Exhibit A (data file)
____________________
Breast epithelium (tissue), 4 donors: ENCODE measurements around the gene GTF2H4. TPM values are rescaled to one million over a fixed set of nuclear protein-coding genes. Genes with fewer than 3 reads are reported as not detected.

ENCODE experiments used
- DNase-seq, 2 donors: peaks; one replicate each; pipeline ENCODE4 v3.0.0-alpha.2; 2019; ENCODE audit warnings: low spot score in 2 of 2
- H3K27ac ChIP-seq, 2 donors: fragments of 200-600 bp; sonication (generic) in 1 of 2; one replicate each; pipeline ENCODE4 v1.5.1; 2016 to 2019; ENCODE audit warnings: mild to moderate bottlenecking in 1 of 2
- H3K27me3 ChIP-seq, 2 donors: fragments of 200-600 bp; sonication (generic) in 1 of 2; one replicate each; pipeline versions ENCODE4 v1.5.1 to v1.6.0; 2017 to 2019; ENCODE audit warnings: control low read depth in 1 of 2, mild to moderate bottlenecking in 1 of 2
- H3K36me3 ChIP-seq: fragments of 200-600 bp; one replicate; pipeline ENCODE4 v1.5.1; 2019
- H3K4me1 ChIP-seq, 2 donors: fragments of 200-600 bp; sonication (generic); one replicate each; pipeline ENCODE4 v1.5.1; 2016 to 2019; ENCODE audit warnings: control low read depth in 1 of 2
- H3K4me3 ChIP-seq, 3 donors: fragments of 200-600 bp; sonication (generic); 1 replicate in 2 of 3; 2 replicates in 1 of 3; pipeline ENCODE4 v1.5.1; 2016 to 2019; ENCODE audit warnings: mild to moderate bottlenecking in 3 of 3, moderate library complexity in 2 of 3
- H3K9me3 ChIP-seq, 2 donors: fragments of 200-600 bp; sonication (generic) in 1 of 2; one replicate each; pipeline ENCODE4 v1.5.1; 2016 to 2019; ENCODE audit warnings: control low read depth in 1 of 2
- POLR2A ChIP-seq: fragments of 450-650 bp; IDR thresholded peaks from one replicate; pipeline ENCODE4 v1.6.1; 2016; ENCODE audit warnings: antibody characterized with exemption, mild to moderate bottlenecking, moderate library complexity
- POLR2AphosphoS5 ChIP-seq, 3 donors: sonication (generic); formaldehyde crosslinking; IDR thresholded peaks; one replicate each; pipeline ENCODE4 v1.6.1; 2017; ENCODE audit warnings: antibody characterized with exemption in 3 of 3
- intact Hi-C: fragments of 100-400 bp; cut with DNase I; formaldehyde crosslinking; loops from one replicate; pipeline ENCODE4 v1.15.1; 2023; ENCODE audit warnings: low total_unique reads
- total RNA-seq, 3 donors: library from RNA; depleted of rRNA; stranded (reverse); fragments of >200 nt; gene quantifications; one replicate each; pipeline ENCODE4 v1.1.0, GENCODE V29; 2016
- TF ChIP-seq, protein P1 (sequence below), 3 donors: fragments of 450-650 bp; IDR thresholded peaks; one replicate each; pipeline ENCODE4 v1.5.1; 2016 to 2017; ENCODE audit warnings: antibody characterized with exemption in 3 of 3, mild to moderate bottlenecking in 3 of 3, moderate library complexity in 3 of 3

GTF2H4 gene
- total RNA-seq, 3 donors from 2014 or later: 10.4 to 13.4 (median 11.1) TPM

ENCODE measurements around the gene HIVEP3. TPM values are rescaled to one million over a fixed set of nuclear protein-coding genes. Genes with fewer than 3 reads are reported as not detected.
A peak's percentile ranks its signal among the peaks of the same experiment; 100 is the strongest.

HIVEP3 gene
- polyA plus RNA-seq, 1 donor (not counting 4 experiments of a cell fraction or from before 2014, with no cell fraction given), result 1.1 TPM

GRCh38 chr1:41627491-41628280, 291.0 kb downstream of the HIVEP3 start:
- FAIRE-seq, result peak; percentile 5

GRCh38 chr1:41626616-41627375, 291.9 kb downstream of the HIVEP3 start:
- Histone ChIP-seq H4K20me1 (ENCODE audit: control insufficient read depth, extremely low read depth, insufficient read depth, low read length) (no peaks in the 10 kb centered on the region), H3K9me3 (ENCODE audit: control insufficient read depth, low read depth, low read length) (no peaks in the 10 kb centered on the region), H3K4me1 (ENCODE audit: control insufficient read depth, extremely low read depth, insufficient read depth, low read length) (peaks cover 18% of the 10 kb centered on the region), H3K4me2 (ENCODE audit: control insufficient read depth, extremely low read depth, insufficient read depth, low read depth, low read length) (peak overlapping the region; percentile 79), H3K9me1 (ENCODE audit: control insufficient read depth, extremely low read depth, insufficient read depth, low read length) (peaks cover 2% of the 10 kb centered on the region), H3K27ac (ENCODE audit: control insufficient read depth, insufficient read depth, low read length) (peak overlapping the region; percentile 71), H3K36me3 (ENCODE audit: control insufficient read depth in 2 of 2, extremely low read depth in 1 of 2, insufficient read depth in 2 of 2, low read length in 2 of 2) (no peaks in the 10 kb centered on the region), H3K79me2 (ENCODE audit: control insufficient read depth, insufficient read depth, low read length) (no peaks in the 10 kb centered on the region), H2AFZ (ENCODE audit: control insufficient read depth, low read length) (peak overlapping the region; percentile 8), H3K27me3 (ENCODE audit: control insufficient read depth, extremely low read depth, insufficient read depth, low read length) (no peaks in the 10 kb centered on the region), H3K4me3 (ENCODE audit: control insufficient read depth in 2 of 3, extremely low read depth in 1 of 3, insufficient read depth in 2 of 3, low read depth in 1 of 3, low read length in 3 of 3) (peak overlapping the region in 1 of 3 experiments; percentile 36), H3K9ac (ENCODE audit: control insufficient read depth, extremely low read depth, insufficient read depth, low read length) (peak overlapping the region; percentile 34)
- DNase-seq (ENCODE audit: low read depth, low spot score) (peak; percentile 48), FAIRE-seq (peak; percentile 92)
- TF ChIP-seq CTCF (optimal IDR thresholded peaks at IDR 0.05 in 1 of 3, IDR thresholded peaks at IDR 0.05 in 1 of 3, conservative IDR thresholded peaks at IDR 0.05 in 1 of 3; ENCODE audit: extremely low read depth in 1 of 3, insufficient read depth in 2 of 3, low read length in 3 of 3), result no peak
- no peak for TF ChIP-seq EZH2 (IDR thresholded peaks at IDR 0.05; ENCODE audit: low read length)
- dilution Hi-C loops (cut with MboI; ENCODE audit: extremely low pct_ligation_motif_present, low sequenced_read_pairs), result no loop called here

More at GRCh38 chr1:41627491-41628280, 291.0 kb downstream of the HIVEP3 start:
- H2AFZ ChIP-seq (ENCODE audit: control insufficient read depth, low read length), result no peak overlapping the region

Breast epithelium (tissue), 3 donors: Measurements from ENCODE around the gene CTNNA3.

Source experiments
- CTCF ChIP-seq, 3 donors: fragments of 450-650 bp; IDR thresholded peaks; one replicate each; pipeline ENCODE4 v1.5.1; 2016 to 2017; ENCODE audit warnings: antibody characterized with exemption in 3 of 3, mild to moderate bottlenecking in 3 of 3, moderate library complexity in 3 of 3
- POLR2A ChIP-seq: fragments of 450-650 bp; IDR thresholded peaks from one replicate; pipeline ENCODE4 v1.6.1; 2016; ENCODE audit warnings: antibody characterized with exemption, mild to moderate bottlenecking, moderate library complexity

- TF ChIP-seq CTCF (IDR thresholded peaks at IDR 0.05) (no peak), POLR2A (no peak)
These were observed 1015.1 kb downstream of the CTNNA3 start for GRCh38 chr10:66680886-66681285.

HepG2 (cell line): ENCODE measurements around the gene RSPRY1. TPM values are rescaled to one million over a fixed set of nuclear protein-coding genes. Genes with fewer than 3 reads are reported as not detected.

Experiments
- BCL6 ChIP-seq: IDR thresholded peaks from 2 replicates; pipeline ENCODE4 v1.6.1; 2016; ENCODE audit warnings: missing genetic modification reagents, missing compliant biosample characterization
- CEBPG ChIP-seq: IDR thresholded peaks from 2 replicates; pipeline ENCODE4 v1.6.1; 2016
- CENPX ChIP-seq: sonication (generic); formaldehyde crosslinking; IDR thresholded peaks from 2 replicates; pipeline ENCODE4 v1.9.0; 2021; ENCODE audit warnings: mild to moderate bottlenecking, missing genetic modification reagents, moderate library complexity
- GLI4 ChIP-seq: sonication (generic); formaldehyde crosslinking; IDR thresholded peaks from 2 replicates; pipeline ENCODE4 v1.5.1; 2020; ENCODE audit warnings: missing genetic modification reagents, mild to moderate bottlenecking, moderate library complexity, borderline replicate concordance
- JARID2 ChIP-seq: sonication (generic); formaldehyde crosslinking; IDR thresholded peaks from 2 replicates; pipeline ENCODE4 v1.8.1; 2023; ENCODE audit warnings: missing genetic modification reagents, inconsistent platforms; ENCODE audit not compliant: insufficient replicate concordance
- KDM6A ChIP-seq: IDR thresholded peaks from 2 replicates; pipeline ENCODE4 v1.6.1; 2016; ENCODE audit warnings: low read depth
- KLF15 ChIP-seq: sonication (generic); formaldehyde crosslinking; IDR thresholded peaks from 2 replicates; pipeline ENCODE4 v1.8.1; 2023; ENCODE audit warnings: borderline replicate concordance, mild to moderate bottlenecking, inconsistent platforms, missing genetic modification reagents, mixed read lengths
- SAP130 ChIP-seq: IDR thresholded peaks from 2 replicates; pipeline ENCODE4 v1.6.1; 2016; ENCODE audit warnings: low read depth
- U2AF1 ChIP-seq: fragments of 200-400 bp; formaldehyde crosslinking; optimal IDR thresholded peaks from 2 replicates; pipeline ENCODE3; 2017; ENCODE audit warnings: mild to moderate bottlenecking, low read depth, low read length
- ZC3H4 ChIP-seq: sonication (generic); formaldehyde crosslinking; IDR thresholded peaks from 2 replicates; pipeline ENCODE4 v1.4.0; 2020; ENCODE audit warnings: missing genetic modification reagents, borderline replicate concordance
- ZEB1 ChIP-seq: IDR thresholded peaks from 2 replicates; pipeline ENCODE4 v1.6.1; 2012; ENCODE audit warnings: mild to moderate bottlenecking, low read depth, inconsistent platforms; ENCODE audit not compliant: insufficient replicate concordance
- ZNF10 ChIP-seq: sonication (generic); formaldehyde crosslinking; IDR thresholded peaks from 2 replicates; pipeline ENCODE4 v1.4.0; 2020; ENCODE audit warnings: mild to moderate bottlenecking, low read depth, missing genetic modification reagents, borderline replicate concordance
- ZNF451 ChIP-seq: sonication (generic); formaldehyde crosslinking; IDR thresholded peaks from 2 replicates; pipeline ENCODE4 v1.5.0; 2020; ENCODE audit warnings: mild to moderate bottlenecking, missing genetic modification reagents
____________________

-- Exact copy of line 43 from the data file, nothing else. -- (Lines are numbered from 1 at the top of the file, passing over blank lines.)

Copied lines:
- JARID2 ChIP-seq: sonication (generic); formaldehyde crosslinking; IDR thresholded peaks from 2 replicates; pipeline ENCODE4 v1.8.1; 2023; ENCODE audit warnings: missing genetic modification reagents, inconsistent platforms; ENCODE audit not compliant: insufficient replicate concordance